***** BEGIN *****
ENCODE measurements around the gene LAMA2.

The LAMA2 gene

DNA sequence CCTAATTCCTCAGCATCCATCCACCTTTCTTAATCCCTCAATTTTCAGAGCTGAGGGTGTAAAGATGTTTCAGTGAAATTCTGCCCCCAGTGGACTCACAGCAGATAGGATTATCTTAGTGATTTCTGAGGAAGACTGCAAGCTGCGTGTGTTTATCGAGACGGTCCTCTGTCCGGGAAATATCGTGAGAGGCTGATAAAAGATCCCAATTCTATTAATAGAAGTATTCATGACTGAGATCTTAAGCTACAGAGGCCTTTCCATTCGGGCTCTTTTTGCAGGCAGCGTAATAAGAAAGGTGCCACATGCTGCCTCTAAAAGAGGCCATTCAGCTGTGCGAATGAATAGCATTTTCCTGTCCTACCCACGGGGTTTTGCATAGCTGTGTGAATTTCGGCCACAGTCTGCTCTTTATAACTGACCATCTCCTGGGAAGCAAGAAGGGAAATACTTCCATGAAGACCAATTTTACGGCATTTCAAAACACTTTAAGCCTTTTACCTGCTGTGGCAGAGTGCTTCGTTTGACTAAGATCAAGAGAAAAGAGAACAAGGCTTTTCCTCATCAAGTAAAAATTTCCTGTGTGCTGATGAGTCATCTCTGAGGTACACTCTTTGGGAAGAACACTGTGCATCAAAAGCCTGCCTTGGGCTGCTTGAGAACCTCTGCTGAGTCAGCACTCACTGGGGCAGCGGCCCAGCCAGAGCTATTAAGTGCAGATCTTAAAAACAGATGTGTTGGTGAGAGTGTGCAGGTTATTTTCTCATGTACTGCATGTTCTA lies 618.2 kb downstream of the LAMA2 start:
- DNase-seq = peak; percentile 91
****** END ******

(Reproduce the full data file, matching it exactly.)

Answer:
ENCODE measurements around the gene LAMA2.

The LAMA2 gene

DNA sequence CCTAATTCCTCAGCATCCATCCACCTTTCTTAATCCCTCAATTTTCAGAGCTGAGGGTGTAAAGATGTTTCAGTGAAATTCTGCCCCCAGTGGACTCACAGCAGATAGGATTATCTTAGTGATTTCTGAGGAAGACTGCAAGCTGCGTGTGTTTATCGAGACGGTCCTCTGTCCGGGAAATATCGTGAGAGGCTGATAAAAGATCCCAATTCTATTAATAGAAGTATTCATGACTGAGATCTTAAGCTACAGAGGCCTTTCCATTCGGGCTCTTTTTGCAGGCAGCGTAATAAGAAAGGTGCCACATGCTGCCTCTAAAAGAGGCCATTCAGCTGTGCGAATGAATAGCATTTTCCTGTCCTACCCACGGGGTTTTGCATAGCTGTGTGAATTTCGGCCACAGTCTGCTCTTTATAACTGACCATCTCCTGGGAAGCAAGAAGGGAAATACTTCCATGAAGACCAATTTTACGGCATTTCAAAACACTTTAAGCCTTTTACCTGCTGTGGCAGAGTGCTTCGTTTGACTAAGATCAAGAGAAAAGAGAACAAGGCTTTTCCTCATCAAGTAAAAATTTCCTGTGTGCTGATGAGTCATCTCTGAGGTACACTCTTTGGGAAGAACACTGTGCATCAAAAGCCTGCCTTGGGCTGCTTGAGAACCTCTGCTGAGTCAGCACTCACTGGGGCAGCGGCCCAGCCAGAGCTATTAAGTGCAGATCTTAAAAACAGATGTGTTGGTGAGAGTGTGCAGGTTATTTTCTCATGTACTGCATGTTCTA lies 618.2 kb downstream of the LAMA2 start:
- DNase-seq = peak; percentile 91